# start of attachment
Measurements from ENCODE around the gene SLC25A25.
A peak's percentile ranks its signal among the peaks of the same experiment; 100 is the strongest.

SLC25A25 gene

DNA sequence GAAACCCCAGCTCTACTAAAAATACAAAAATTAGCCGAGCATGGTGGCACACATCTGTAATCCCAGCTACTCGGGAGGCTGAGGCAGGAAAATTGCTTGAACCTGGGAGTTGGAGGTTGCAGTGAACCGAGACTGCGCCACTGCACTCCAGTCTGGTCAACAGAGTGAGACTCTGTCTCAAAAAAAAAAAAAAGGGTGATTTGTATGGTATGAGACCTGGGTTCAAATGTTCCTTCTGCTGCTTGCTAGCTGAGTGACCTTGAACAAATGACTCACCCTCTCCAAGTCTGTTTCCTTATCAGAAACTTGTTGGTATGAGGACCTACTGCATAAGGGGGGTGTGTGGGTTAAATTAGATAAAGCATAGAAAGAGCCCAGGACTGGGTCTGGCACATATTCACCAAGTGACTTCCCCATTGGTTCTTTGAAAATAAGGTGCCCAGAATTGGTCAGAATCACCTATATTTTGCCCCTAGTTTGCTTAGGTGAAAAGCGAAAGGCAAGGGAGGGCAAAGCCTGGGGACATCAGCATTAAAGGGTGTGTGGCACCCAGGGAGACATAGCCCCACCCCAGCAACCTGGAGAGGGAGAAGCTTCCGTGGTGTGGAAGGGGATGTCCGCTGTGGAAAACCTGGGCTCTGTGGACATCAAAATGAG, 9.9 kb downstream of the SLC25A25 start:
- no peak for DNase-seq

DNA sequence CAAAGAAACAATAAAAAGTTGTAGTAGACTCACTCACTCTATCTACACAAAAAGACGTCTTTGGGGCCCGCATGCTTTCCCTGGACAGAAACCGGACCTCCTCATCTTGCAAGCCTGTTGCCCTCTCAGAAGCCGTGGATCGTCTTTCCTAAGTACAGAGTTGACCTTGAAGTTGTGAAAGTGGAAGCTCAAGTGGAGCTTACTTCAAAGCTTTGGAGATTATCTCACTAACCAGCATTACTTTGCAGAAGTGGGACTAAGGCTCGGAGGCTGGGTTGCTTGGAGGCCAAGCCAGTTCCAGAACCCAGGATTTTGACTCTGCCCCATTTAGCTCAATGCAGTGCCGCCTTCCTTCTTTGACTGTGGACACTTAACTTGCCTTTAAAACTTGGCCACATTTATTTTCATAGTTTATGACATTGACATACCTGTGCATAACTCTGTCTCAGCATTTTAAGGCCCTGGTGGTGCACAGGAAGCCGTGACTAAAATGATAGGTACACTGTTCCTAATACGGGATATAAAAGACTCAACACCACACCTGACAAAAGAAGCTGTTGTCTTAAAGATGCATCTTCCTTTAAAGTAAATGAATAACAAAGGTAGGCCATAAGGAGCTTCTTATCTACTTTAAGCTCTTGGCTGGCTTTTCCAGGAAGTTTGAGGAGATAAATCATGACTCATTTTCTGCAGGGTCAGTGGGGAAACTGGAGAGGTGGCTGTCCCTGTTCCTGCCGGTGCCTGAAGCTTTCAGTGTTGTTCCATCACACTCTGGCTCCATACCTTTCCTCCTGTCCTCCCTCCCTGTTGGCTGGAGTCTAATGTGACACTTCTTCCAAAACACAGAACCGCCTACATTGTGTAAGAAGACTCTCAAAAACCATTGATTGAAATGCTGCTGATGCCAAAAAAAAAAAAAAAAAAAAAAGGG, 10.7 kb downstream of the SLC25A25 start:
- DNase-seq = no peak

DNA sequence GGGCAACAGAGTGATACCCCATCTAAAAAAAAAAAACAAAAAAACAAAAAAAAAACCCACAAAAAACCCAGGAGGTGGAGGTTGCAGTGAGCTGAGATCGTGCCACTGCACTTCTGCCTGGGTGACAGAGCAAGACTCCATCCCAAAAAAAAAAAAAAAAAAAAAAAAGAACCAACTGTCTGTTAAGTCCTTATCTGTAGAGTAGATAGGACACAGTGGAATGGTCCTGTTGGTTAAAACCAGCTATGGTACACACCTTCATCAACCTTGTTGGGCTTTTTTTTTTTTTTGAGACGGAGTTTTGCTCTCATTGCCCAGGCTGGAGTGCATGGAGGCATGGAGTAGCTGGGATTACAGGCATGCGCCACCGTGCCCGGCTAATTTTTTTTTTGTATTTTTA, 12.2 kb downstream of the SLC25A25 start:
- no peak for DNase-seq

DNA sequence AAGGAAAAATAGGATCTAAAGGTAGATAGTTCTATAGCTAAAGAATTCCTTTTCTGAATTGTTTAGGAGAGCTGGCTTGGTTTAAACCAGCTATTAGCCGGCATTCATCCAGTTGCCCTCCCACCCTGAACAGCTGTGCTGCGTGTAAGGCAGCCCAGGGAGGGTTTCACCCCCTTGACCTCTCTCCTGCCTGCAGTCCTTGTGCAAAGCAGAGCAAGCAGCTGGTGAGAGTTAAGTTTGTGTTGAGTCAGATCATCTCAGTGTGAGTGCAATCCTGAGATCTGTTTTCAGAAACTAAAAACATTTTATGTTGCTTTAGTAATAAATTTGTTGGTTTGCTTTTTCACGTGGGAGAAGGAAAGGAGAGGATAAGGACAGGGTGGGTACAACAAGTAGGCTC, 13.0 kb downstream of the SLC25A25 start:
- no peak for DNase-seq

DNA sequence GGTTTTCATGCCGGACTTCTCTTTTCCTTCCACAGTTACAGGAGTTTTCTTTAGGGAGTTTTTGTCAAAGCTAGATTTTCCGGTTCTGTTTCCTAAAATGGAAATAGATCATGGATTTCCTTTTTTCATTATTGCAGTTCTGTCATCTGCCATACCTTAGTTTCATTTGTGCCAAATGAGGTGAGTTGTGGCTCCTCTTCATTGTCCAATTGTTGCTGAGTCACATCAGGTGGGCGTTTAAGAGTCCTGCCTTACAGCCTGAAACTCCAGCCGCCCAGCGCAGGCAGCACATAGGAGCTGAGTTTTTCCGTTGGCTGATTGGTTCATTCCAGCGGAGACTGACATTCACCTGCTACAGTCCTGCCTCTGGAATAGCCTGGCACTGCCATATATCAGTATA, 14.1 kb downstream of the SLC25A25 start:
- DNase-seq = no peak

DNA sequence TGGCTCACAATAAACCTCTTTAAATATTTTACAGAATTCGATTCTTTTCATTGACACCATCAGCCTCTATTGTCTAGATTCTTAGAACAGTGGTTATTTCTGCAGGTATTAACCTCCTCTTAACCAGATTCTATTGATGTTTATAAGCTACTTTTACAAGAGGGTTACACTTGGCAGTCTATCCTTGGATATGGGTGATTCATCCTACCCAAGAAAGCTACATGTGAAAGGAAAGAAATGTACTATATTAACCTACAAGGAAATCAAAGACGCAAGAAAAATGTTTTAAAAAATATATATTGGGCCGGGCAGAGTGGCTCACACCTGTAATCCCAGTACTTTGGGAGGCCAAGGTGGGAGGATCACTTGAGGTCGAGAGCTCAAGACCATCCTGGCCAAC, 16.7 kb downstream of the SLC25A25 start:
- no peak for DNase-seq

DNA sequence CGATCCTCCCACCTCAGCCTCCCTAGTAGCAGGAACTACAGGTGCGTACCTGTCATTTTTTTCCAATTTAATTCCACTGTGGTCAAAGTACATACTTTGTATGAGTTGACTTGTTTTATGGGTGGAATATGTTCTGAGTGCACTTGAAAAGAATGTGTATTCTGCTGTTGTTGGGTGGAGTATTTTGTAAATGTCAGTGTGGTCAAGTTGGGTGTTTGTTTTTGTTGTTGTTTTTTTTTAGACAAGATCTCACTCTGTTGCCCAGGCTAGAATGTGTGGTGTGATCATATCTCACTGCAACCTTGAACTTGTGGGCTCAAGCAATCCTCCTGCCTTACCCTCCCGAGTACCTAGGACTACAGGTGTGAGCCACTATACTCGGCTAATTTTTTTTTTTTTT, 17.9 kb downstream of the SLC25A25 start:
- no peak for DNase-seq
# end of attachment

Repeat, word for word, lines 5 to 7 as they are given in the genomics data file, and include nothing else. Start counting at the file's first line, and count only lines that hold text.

- no peak for DNase-seq

DNA sequence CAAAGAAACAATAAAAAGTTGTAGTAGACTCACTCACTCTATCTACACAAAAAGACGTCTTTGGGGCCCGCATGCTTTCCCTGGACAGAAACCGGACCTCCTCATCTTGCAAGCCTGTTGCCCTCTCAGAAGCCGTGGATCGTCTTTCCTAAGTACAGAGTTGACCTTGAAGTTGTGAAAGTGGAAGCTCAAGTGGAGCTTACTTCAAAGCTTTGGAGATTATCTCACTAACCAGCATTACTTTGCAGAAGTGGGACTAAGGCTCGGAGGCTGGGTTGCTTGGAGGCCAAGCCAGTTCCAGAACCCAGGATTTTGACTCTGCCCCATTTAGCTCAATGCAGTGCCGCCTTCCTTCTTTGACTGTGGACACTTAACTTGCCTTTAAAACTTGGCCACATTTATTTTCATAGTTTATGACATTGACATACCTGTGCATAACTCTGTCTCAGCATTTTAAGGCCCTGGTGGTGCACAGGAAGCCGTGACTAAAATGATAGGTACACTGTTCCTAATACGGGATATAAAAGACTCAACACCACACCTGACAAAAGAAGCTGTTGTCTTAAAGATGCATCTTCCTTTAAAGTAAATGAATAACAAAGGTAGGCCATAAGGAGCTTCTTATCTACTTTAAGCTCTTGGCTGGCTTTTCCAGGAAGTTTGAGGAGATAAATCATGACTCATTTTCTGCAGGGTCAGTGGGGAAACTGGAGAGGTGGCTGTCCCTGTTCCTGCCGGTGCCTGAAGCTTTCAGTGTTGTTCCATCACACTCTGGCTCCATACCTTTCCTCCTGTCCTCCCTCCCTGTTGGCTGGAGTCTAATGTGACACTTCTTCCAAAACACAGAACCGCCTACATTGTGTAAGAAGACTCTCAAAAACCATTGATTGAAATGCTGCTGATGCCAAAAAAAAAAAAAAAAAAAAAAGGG, 10.7 kb downstream of the SLC25A25 start:
- DNase-seq = no peak